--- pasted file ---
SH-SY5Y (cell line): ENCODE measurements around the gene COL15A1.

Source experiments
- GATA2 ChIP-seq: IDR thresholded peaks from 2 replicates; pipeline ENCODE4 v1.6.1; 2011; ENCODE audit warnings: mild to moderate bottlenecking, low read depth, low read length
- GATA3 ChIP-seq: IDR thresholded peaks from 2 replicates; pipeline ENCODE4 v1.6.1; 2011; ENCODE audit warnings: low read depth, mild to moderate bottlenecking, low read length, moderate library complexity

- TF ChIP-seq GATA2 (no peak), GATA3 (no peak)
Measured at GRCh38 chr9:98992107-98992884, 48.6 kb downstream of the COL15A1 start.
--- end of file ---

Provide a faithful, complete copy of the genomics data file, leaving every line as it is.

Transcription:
SH-SY5Y (cell line): ENCODE measurements around the gene COL15A1.

Source experiments
- GATA2 ChIP-seq: IDR thresholded peaks from 2 replicates; pipeline ENCODE4 v1.6.1; 2011; ENCODE audit warnings: mild to moderate bottlenecking, low read depth, low read length
- GATA3 ChIP-seq: IDR thresholded peaks from 2 replicates; pipeline ENCODE4 v1.6.1; 2011; ENCODE audit warnings: low read depth, mild to moderate bottlenecking, low read length, moderate library complexity

- TF ChIP-seq GATA2 (no peak), GATA3 (no peak)
Measured at GRCh38 chr9:98992107-98992884, 48.6 kb downstream of the COL15A1 start.